The 1900 coxed fours event became the most controversial rowing event in Olympic history. Originally, the winners of the heats, and the runner-up in heat three, which had four entrants, were to advance to the final. But the losers in heats two and three had posted faster times than the winners of heat one, so the officials attempted to conduct another qualifying heat, but they were unable to notify all the contestants.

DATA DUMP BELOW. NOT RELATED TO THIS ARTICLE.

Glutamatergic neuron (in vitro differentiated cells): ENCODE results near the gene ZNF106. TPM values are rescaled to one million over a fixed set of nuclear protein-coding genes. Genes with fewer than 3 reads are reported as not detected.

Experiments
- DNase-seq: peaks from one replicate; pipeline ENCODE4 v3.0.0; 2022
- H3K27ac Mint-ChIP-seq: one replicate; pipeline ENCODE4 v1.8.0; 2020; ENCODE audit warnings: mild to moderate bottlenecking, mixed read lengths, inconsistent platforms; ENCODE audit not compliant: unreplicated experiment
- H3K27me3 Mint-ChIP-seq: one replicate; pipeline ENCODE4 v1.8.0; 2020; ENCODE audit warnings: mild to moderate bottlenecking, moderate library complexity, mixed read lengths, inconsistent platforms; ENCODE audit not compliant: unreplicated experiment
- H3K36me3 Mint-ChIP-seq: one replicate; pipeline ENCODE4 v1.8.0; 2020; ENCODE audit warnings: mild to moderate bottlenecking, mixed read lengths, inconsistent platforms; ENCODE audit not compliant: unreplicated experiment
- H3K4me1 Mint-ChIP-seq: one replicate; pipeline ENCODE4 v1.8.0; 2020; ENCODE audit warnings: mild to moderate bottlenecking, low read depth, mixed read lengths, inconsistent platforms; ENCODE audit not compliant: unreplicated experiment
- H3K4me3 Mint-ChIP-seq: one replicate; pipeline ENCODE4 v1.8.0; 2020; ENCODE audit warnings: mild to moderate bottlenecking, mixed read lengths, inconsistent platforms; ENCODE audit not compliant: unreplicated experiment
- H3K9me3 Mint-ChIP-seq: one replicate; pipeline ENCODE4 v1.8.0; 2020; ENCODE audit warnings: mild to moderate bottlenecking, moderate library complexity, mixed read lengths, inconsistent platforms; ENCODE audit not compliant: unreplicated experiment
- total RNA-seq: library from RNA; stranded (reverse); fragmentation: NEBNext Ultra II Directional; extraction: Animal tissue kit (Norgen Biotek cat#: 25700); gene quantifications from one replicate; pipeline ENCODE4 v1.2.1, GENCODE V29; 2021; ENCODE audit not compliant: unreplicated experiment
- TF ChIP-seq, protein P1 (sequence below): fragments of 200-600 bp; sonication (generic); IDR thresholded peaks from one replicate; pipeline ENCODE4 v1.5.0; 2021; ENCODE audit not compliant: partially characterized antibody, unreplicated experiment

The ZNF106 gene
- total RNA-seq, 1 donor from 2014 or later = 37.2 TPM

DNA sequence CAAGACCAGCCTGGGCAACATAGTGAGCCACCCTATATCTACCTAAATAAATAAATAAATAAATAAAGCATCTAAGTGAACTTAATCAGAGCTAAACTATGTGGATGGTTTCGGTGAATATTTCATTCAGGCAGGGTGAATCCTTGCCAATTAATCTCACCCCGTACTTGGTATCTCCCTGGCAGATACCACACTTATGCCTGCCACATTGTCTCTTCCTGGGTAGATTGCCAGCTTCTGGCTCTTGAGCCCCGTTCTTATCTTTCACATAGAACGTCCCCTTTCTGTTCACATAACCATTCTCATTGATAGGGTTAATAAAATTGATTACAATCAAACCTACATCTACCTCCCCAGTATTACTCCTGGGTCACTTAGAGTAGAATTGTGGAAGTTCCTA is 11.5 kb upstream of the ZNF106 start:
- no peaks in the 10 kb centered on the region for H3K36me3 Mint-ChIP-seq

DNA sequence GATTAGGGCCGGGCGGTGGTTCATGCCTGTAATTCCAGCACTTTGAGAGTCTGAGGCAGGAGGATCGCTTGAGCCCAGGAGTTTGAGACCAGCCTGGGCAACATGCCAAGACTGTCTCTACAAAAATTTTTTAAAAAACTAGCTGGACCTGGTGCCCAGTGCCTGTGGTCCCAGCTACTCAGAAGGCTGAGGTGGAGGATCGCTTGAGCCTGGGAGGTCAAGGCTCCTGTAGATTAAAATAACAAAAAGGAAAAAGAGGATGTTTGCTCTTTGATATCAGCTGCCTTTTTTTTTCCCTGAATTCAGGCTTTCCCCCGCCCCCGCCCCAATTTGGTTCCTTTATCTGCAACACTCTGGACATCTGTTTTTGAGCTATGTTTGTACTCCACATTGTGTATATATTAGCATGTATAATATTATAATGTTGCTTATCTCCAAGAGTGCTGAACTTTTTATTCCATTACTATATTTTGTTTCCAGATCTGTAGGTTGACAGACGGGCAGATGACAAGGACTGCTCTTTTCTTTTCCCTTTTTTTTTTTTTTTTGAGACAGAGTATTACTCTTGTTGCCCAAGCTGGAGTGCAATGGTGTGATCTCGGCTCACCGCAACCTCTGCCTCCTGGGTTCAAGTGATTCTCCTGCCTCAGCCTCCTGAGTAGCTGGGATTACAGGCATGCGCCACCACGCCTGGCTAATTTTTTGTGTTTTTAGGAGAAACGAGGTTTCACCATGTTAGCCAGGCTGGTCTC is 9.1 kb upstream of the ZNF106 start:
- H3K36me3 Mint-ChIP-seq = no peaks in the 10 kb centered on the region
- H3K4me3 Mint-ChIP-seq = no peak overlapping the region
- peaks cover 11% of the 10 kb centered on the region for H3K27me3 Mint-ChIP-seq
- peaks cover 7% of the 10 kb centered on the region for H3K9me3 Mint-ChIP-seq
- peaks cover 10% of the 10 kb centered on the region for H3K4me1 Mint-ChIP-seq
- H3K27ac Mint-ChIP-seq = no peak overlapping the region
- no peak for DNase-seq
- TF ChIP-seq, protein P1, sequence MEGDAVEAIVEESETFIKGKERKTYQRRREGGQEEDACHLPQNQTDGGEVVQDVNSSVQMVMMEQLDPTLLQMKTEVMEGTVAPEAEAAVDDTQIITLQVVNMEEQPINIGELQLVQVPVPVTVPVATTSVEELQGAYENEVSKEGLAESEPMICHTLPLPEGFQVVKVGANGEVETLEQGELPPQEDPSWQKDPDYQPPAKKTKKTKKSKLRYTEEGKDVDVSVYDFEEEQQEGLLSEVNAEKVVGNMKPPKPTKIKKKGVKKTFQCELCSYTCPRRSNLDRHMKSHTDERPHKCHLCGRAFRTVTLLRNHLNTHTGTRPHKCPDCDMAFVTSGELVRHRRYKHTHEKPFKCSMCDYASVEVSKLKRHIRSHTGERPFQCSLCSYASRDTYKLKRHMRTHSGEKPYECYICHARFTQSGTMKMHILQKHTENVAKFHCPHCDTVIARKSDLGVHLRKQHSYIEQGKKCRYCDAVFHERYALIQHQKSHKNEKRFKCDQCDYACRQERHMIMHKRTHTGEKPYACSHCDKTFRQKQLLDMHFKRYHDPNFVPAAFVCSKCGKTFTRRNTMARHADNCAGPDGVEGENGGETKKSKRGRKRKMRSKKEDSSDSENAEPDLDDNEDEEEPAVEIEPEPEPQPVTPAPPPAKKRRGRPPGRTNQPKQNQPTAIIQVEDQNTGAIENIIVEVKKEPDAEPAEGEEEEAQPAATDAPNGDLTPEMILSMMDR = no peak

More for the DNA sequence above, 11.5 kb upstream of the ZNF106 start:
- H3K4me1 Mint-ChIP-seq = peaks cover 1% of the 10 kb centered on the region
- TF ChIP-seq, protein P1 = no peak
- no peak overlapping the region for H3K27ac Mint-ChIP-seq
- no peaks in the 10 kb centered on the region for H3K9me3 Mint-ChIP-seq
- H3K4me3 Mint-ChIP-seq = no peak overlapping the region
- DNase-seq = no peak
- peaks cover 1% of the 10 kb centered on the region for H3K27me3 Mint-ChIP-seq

It was elected to let the heat winners and the three fastest losing boats compete in the final, giving a six-boat final. However, the course only was laid out for four boats, so the heat winners protested and refused to compete. The first final was held among the runner-up in heat two, and the second- and third-place finishers in heat three. This seemed unsatisfactory so a second final was contested among the heat winners. The winner of this final, Cercle de l’Aviron Roubaix, was invited to compete in the second final, but refused to do so. Both finals are usually considered to be Olympic championships.